1. Poor control of resources
2. Lack of scheduling and planning
3. Poor quality control
4. Lack of clear and robust performance indicators
If you think your operation is immune to these flaws, take a closer look, then consider the impact these factors are having on your business. Often in front office, voice metrics are in place but ill-defined terminology and limited drill down means opportunity is missed. In the Back Office all too often the only metrics used are SLA, units completed and incorrectly calculated productivity. In both instances front and back and office metrics can be flawed as there is often no industry benchmarks in place to measure against and no ability to drill down further than just at face value.
“Quality is everyone’s responsibility.”
The following areas typically increase capacity by 15% and in some cases have delivered more once measured and optimised
Poor control of resources
Are you actually getting what you pay your staff for?
Are you getting 8 hours work every day, or do your employees have spare capacity or are they working to a prescribed number of items or an SLA date each day?
Do you have too many employees?
If you can’t answer these questions accurately then it’s highly likely that process optimisation will deliver both cost reduction and capacity growth.
Lack of scheduling and planning
Are you able to consistently meet the demands of your customers?
Do you have the correct skill sets in the right places to deliver a consistently high level of service?
Without accurate planning and forecasting you will find it extremely challenging delivering service excellence.
Are your staff making too many mistakes?
Is this due to a lack of training, ineffective management or simply poor process design. Mistakes in operations cause unnecessary rework driving increased workloads and costs, while the impact on your customers’ experience can be even more damaging. We often see too little or too much checking being done to give the best result needed for the KPI metrics, this cannot be seen at a holistic level, there is a need to drill down to uncover it and understand why actions are occurring and what is driving them.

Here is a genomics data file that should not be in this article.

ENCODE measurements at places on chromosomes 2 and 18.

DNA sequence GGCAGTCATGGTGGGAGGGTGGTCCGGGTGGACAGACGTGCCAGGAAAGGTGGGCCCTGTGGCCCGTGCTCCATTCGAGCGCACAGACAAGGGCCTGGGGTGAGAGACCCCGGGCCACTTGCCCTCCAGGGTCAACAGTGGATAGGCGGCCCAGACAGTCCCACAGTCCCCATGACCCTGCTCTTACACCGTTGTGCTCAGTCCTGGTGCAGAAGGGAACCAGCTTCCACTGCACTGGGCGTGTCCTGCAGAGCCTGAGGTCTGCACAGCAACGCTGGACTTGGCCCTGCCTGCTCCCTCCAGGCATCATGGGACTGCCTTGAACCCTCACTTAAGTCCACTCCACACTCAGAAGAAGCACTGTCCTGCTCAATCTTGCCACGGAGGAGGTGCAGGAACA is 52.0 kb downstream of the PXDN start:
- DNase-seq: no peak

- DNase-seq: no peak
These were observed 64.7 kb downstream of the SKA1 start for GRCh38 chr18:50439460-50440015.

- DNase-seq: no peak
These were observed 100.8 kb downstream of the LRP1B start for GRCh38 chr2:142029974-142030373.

Clear and robust performance indicators
In a crowded and competitive marketplace, customer service is an increasingly important differentiator. Yet without external benchmarks, many companies simply don’t know what “good” looks like. By setting KPIs aligned with or exceeding industry standards, you provide your operational teams with a clear roadmap for delivering service excellence. Most importantly managers will know when they are performing and reward in a timely way and when they are under performing and with the right frameworks and procedures can be empowered to drive higher performance from their teams.
“There is a great difference between knowing and understanding: you can know a lot about something and not really understand it.”
How can I identify inefficiencies in my operations?
The first step to understanding where the inefficiencies lie within your operations is to ask some simple questions:
Can you accurately measure the workload in the operation – what’s received, completed and outstanding?
Do you have defined times for all tasks what’s the range of performance achieved and when were they last reviewed?
How is work controlled and distributed and aligned to skills set?
What are the busiest and what are the quietest days of the week and how are resources scheduled for under and over capacity?
Do servicing transaction volumes seem disproportionate to the in force portfolio?
How many times is a piece of New Business touched / transacted?
Or look for these situations in the operation –
Is work controlled by spreadsheet in the back office?
Is work targeted by SLA date or are staff targeted by volume of items per day?
Is the operation tracking – What the % of hand offs volume from the CC to the Back Office or the level of rework?
Is the Contact Centre Grade Of Service (GOS) being constantly achieved daily – if so what is the hourly achievement each day – is it erratic or is it a consistent 90%+.
High unit times, a wide range of individual performance from low to high output high, transaction levels, lack of forecasting and a poor level of real time active management routines are all key indicators of inefficiencies. This is typically caused by badly designed processes and poor communication, both interdepartmentally and with customers and a lack of definition of the manager’s role.
Yet if poor performance is not immediately apparent via management information dashboards, bad practices will continue unnoticed in the medium to long-term. It’s essential that your management information is clear and understandable so it can be used to make effective decisions that continually drive improvement in performance.
How can I eradicate inefficiencies from my operation?
Operational inefficiencies usually have multiple root causes, and a diagnostic of your operationswill quickly reveal diverse opportunities to deliver improvements in performance and service.
Once you have successfully identified the main challenges, a combination of process redesign, break through thinking in management frameworks and active performance management software will deliver rapid change and sustainable operational excellence.
If you can’t answer any of the above questions or it is unclear how they relate to cost base and profitability why not get in touch with us? It costs nothing to talk and we would be happy to provide you with more information and clarification to help you achieve operational excellence.